This painfully unfunny dramady starts and ends with a group of four closeted gay friends at São Paulo’s Gay Parade, one of the largest in the world. As the Parade ends one of them is gay-bashed and after the beat the thugs off, they make a pact that by the time of next year’s Parade they will all finally come out of the closet.
Outrageously camp teenager Mauro has aspirations to be a Drag queen, something his devout evangelical parents are quick to put a stop too once they catch him midstream trying out his lip-synching routine. Their reaction is to drag around their local priest to exorcise the devil out of their son. Mauro’s rather shy Rodrigo best friend just needs a push to hook up with another handsome classmate, and telling his parents that he now has a boyfriend is rather a non-event.
Mauro’s gay uncle Vicente is a high-flying businessman who panics when his boss is in town from Paris and insists on having dinner with Vicente and his wife. Vicente’s best girl friend is dragged into be his beard, but he needn’t have bothered as the boss turns out to be gay too. Who Vicente would have preferred to be dining with is Roger the rather hunky man he helped rescue from the gay bashing incident. Roger however is married and about to be a father a second time, and just cannot find the time to reach his part of the pact and come out to his wife. It’s not helped by the fact that his mother-in-law (played by a real-life drag queen !) practically lives with them.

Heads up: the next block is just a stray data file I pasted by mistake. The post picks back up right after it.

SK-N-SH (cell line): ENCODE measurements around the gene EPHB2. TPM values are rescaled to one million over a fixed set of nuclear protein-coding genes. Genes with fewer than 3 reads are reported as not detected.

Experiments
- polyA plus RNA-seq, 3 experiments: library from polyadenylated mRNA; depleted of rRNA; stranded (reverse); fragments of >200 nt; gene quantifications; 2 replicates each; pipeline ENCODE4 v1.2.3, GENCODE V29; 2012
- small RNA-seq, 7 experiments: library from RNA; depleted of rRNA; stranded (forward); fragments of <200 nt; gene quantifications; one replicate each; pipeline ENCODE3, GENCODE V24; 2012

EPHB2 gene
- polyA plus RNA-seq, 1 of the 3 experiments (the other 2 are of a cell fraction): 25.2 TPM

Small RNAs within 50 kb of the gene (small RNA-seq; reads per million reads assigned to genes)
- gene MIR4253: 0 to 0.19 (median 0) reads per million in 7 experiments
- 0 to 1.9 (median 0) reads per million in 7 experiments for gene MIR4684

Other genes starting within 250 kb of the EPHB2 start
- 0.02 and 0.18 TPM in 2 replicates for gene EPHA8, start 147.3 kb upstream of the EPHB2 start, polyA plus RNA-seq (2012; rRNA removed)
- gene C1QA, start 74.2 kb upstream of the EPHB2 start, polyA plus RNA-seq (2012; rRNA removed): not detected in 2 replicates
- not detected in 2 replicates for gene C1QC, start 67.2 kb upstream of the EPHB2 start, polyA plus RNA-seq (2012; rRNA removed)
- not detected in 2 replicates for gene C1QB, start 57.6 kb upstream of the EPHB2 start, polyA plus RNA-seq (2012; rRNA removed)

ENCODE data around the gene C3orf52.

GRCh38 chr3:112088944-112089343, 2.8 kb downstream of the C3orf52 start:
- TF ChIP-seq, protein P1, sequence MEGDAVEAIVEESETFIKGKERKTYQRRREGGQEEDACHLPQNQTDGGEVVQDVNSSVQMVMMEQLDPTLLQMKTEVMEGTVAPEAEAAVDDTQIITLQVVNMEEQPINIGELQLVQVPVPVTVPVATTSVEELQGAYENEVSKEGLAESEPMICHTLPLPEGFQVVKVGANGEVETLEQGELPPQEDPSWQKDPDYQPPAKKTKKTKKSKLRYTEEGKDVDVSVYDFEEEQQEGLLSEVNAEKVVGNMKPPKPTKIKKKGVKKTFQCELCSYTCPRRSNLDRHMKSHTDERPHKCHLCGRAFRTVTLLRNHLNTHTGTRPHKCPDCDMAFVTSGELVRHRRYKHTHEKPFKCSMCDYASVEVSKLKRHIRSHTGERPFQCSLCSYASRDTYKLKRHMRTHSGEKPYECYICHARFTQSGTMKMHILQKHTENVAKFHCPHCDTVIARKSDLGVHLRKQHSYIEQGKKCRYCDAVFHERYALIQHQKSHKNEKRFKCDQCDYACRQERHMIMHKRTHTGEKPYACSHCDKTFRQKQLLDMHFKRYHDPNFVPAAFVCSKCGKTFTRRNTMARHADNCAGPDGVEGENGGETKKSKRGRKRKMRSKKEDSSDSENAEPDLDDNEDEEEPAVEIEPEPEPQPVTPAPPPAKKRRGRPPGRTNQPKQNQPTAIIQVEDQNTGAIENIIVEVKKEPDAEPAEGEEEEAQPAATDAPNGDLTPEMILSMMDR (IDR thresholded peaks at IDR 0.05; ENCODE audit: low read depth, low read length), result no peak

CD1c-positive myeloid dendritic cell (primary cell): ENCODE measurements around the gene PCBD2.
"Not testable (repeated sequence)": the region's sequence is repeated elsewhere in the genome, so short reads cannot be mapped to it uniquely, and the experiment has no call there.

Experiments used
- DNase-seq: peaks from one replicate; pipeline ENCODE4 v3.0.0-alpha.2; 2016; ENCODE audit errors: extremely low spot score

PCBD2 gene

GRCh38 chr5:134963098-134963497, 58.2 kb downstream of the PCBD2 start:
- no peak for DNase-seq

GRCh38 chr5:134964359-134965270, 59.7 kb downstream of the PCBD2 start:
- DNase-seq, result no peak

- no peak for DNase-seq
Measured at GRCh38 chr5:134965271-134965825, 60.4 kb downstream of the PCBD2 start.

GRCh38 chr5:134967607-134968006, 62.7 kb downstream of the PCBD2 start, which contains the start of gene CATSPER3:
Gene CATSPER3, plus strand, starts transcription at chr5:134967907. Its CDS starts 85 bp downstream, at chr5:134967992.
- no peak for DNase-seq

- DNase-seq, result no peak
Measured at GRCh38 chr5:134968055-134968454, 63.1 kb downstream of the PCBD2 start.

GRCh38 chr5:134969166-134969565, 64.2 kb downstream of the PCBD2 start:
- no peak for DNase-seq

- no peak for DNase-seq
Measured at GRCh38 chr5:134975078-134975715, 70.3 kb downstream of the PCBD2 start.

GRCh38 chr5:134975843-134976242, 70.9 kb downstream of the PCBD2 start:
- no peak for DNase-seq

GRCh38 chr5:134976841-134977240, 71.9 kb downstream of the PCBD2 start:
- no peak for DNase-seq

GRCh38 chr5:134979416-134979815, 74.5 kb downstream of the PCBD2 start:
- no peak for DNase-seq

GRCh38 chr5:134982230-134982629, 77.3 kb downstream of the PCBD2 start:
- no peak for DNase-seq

Then there is the angry and rather annoying self-righteous lesbian blogger who sits in judgement of them all and wants to publicly ‘out’ both Roger and Mauro against their wishes.
The cliché driven very lame plot is packed full of old-fashioned stereotypes that seem so out of place in contemporary gay cinema. Even the coming-out aspect of the stories are handled so clumsily, that they are difficult to empathize with.